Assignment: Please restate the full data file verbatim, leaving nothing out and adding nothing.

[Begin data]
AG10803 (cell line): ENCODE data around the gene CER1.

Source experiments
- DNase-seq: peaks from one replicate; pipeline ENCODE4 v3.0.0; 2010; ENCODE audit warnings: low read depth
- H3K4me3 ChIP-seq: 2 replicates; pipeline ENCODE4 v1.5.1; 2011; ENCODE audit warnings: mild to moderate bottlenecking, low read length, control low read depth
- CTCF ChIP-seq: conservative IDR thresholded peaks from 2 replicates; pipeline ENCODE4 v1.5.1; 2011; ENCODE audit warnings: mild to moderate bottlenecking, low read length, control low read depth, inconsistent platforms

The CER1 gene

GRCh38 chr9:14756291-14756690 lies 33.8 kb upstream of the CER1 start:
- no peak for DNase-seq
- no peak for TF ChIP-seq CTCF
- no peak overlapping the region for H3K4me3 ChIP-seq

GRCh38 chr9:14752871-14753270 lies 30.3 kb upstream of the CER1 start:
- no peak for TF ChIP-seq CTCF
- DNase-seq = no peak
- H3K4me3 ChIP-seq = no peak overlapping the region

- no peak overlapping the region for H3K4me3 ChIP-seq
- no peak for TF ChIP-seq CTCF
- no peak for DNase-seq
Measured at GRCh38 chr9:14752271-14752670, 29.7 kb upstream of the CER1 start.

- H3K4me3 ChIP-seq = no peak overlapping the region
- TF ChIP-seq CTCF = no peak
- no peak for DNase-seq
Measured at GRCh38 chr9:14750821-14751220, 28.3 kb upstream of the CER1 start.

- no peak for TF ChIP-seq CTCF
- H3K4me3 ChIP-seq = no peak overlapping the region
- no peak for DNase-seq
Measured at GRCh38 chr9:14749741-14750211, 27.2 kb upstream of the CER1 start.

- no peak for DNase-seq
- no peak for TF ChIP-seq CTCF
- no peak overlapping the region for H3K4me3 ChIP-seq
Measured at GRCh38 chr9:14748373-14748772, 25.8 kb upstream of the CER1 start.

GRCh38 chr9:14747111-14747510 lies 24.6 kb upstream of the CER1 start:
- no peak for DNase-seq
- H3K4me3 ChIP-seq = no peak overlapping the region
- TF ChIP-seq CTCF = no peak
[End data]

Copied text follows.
AG10803 (cell line): ENCODE data around the gene CER1.

Source experiments
- DNase-seq: peaks from one replicate; pipeline ENCODE4 v3.0.0; 2010; ENCODE audit warnings: low read depth
- H3K4me3 ChIP-seq: 2 replicates; pipeline ENCODE4 v1.5.1; 2011; ENCODE audit warnings: mild to moderate bottlenecking, low read length, control low read depth
- CTCF ChIP-seq: conservative IDR thresholded peaks from 2 replicates; pipeline ENCODE4 v1.5.1; 2011; ENCODE audit warnings: mild to moderate bottlenecking, low read length, control low read depth, inconsistent platforms

The CER1 gene

GRCh38 chr9:14756291-14756690 lies 33.8 kb upstream of the CER1 start:
- no peak for DNase-seq
- no peak for TF ChIP-seq CTCF
- no peak overlapping the region for H3K4me3 ChIP-seq

GRCh38 chr9:14752871-14753270 lies 30.3 kb upstream of the CER1 start:
- no peak for TF ChIP-seq CTCF
- DNase-seq = no peak
- H3K4me3 ChIP-seq = no peak overlapping the region

- no peak overlapping the region for H3K4me3 ChIP-seq
- no peak for TF ChIP-seq CTCF
- no peak for DNase-seq
Measured at GRCh38 chr9:14752271-14752670, 29.7 kb upstream of the CER1 start.

- H3K4me3 ChIP-seq = no peak overlapping the region
- TF ChIP-seq CTCF = no peak
- no peak for DNase-seq
Measured at GRCh38 chr9:14750821-14751220, 28.3 kb upstream of the CER1 start.

- no peak for TF ChIP-seq CTCF
- H3K4me3 ChIP-seq = no peak overlapping the region
- no peak for DNase-seq
Measured at GRCh38 chr9:14749741-14750211, 27.2 kb upstream of the CER1 start.

- no peak for DNase-seq
- no peak for TF ChIP-seq CTCF
- no peak overlapping the region for H3K4me3 ChIP-seq
Measured at GRCh38 chr9:14748373-14748772, 25.8 kb upstream of the CER1 start.

GRCh38 chr9:14747111-14747510 lies 24.6 kb upstream of the CER1 start:
- no peak for DNase-seq
- H3K4me3 ChIP-seq = no peak overlapping the region
- TF ChIP-seq CTCF = no peak